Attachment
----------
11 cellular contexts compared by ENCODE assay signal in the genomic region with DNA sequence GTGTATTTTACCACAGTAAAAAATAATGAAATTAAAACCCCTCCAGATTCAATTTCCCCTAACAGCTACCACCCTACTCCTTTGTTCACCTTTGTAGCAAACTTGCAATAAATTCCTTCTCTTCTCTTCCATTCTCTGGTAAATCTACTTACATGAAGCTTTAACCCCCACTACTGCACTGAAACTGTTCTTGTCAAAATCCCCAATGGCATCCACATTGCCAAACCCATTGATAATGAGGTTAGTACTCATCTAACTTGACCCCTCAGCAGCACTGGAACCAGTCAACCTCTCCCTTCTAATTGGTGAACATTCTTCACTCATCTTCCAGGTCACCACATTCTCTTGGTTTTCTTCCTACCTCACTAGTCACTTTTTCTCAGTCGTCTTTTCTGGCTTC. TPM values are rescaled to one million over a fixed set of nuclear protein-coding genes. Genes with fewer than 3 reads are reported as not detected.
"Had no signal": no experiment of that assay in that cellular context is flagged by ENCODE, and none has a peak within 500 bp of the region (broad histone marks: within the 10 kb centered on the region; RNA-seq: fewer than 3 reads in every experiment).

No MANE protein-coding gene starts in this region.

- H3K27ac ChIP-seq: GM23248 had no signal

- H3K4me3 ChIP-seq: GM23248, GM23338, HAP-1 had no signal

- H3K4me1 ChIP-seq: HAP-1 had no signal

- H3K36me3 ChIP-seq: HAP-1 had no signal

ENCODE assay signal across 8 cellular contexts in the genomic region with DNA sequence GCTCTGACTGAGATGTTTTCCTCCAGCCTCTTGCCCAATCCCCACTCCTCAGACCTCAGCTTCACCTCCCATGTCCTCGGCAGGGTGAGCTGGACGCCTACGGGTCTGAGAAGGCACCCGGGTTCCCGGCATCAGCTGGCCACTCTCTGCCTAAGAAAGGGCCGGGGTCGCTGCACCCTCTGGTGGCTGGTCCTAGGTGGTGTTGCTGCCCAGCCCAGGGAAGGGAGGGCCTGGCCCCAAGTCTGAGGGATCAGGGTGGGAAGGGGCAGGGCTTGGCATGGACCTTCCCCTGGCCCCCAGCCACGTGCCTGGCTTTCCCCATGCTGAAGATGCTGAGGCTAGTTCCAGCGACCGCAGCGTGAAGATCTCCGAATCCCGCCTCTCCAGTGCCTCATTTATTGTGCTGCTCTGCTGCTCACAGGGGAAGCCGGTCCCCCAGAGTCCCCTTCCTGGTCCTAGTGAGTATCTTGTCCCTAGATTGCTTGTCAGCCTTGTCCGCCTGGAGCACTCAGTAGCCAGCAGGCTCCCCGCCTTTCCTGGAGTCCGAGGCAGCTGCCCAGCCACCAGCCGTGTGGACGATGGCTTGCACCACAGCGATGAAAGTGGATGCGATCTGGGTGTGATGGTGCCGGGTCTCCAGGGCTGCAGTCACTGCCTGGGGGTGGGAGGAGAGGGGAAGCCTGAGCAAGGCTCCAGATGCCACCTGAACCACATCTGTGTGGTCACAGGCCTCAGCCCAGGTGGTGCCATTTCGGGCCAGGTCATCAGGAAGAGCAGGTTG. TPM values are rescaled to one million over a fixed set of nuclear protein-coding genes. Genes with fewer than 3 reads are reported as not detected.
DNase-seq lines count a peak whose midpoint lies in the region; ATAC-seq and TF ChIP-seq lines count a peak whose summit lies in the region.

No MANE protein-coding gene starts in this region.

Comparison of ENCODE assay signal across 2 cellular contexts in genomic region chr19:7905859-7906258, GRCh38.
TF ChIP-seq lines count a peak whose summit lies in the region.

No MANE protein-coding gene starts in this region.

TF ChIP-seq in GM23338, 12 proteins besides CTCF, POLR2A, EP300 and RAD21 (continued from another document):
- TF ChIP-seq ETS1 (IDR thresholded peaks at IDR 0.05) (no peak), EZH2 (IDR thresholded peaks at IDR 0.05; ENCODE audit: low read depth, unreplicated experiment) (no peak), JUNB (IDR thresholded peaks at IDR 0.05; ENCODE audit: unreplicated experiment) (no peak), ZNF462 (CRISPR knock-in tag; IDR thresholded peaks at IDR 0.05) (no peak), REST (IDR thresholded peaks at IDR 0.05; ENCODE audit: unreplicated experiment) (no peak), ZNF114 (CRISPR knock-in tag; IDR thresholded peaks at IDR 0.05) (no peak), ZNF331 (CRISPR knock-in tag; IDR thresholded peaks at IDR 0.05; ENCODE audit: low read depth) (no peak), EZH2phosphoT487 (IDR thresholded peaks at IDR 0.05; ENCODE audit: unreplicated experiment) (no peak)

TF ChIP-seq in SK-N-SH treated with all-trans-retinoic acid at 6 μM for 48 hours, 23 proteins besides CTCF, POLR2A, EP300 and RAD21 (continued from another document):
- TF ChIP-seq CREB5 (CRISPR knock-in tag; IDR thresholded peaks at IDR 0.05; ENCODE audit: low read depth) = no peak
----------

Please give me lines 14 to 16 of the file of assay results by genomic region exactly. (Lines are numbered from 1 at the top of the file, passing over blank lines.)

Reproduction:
TF ChIP-seq in GM23338, 12 proteins besides CTCF, POLR2A, EP300 and RAD21 (continued from another document):
- TF ChIP-seq ETS1 (IDR thresholded peaks at IDR 0.05) (no peak), EZH2 (IDR thresholded peaks at IDR 0.05; ENCODE audit: low read depth, unreplicated experiment) (no peak), JUNB (IDR thresholded peaks at IDR 0.05; ENCODE audit: unreplicated experiment) (no peak), ZNF462 (CRISPR knock-in tag; IDR thresholded peaks at IDR 0.05) (no peak), REST (IDR thresholded peaks at IDR 0.05; ENCODE audit: unreplicated experiment) (no peak), ZNF114 (CRISPR knock-in tag; IDR thresholded peaks at IDR 0.05) (no peak), ZNF331 (CRISPR knock-in tag; IDR thresholded peaks at IDR 0.05; ENCODE audit: low read depth) (no peak), EZH2phosphoT487 (IDR thresholded peaks at IDR 0.05; ENCODE audit: unreplicated experiment) (no peak)

TF ChIP-seq in SK-N-SH treated with all-trans-retinoic acid at 6 μM for 48 hours, 23 proteins besides CTCF, POLR2A, EP300 and RAD21 (continued from another document):